Mercury Rising 鳯女

Politics, life, and other things that matter

Honduras coup, Act III, Day 32/update 2

Posted by Charles II on August 24, 2009

Update2: There are signs that as soon as the OAS is out of town, the repression will escalate. First, according to HondurasOye, damage at Cholusasat is so serious that they may be off the air for days or weeks. Radio Globo is broadcasting on a backup. Eliminating opposition media is an essential first step for tyrants who want to abuse human rights with impunity. Second, Honduras Oye has an alert by Felipe Stuart C that was posted Monday AM, stating in part:

Today, at 7:41 AM local time, the capital finds itself militarized and there are reports of strong military contingents in the roads leading out of interior cities to the capital. Incoming routes are also covered with army check barriers.

::Musical noteNo, no, no basta rezar
Hace falta muchas cosas para conseguir la paz::Musical note

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Update: Tiempo says that masked men entered Radio Globo and Channel 36 and threw liquids in the transmitters, damaging them and knocking them off the air. Radio Globo is very much on the air. I am not able to bring channel 36 up. According to TeleSur, this happened last night. On Radio Globo, the discussion suggests that the liquid was acid.

Image of Channel 36 from TeleSur (Image from TeleSur)

A commission of 90 European Parliamentary deputies said that they would not accept a government that attempted to replace the democratically elected one. This is potentially important news. While the European Parliament is not truly representative of opinion inside the constituent countries, and while 90 deputies is only 10% of the total, the very fact that the issue has penetrated that far is a good sign.

The Mexican chancellor Patricia Espinosasays that the coup menaces democracy throughout the region.

Taxi drivers who are seeking the payment of a ($474 in Tegucigalpa and $263 elsewhere) fuel subsidy offered by Zelaya (but withheld by the coup) engaged in blockades in Tegucigalpa and were hassled by the police. What the police actually did is unclear.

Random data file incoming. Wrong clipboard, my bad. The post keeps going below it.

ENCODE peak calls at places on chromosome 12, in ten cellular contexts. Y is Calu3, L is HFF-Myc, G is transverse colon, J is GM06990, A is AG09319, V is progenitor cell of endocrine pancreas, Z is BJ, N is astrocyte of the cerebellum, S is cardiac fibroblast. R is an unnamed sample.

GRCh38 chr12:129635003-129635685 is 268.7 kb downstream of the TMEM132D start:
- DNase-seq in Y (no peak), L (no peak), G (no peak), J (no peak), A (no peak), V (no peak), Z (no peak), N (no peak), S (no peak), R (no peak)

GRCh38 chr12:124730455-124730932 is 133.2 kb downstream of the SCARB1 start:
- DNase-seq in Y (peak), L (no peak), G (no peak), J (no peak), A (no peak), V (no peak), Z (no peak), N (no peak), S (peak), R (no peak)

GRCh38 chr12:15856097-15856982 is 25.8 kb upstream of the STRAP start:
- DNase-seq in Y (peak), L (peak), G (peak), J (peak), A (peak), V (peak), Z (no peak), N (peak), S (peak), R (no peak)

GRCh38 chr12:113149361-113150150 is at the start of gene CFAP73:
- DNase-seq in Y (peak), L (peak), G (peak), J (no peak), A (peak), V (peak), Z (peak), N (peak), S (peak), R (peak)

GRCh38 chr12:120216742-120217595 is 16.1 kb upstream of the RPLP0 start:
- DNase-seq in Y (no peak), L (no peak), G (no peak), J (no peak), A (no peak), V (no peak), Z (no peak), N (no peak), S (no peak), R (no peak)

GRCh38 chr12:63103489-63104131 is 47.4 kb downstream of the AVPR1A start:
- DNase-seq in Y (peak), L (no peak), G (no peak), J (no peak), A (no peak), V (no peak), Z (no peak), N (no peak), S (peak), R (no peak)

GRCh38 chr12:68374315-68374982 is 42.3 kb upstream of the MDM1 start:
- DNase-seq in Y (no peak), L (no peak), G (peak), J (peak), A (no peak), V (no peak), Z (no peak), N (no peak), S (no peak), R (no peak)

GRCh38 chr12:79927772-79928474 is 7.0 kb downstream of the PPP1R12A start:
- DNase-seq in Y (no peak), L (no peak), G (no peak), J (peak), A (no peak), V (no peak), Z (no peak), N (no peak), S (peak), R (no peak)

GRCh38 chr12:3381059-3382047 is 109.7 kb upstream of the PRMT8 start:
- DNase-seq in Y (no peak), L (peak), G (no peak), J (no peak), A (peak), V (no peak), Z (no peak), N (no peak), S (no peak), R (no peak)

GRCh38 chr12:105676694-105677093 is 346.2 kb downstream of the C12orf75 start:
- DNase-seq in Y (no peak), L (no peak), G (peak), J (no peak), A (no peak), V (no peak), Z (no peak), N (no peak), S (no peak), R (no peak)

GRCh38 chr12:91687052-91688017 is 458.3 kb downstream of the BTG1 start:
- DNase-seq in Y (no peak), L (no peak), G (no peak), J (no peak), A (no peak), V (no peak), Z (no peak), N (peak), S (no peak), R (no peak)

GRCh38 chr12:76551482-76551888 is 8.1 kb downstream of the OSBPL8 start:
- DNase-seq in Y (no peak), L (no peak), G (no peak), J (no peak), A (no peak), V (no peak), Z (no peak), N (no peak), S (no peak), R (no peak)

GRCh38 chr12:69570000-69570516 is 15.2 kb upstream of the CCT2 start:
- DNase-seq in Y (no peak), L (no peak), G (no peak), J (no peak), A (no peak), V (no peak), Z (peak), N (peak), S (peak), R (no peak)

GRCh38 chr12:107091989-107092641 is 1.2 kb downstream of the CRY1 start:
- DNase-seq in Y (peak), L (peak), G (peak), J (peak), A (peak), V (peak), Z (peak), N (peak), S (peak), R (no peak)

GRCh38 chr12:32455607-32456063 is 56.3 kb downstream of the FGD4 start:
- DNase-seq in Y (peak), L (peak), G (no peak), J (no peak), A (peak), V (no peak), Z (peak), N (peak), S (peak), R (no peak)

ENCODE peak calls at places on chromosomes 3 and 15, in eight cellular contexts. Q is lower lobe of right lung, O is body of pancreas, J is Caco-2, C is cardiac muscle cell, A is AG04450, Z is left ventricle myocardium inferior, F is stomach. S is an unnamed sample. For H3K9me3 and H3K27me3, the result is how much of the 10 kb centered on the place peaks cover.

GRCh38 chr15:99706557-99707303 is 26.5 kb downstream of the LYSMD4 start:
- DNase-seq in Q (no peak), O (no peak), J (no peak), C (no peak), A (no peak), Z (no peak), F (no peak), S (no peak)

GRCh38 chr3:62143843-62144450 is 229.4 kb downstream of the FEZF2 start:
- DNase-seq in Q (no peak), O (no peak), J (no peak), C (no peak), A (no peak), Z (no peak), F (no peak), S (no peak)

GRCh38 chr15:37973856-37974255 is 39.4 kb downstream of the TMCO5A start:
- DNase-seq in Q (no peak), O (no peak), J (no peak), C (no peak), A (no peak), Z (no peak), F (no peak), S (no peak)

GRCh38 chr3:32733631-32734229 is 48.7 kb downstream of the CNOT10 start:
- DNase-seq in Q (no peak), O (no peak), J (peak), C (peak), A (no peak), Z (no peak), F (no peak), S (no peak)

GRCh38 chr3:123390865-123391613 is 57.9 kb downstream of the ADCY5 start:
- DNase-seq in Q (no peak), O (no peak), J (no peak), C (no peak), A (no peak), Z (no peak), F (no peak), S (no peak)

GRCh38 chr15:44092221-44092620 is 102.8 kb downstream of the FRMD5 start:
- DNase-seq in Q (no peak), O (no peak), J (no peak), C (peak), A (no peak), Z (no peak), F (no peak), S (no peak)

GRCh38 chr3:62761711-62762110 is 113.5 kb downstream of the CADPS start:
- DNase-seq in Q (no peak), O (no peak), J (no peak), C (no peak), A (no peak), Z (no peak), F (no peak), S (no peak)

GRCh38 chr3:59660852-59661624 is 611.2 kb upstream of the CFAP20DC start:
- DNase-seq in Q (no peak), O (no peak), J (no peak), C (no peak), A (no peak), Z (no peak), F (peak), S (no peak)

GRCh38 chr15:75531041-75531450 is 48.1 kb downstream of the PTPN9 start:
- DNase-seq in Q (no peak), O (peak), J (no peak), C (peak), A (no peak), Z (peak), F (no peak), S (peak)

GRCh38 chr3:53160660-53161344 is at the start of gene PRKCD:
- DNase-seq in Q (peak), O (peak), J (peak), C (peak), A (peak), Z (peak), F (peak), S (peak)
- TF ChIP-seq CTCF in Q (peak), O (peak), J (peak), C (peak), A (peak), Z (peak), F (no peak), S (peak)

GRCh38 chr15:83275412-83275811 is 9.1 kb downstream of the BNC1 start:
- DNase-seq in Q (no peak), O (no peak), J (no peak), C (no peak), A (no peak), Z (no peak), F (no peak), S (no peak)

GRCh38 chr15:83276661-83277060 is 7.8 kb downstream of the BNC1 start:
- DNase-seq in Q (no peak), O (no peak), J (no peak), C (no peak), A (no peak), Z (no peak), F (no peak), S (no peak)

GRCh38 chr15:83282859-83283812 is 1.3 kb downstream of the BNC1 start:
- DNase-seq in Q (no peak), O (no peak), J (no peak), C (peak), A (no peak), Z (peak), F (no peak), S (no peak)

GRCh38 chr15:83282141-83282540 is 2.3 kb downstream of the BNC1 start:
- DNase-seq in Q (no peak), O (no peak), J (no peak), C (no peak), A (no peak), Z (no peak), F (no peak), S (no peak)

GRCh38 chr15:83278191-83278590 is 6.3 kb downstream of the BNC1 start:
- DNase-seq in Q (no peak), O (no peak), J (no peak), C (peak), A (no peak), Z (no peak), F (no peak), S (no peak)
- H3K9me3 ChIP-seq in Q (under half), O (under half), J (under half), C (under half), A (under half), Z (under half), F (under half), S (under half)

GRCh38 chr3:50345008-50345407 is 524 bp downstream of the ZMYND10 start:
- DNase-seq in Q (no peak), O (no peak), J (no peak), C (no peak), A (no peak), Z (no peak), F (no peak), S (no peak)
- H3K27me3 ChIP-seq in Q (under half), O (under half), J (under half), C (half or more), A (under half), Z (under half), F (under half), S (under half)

Mark Weisbrot had an interesting piece in The Guardian a few days ago:

A few days ago, an official of the Zelaya government told the press that this plane actually stopped at the Palmerola airbase in Honduras, home to 600 US troops, on its way out of the country. According to the Associated Press, the official offered this as evidence that the US was involved in the coup. US officials declined immediate comment, but later followed up with a statement that the US “had no knowledge or part in the decisions made for the plane to land, refuel and take off.”

This does not seem to be a credible story. To believe this denial, we would have to believe that the US military has such complete confidence in Honduran security that it allows them to monitor and control the airspace over this base where 600 US troops are stationed, as well as takeoffs and landings – without any involvement of US personnel. A tough swallow, especially given the post-9/11 concerns about terrorist attacks against US military personnel stationed abroad.

The one thing we can be pretty sure of is that no major US media outlet will look further into this matter.

On Radio Globo: The anti-coup Congressmen issued a communique affirming their loyalty to LP principles and re-affirming their rejection of the coup.

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As mentioned yesterday, a letter from President Zelaya (or, more accurately, attributed to Zelaya’s cabinet and dated 8/17: thanks for delicately pointing these things out, RAJ) to US Ambassador Hugo Llorens expressed in frank terms frustration with the US over its ambiguous (duplicitous) policy toward the legitimate government.

But there’s a very good reason to think that the (unsigned) letter was written by Zelaya himself: the letter, which circumspectly uses the third first person plural slips into first person singular, saying “Also, I haven’t seen the coupistas regretting anything. The only laments I hear are of the Honduran people, to which you and your government have turned a deaf ear [lit: have made your ears deaf].” While the bulk of the letter could have been written by someone else–indeed, it lacks the evangelical language into which Zelaya often lapses–that shift into the first person singular voice is characteristic of someone passionately engaged in an issue.

Yet remarkably, this letter has been out there apparently for six days without any discussion that I am aware of. Added: RAJ tells me that there are some doubts about the provenance of the letter.

Radio Globo: A demo walking on Central American Blvd. Juan Barahona: No one is surrendering. We will never renounce the fight. (Spanish Judge) Baltazar Garzon is here, as well as Insulza. So expectations are high. The resistance is getting stronger every day [stream gets interrupted]. Wednesday, a car caravan.

 ::Musical noteHonduras, el pueblo esta contigo::  ::Musical note::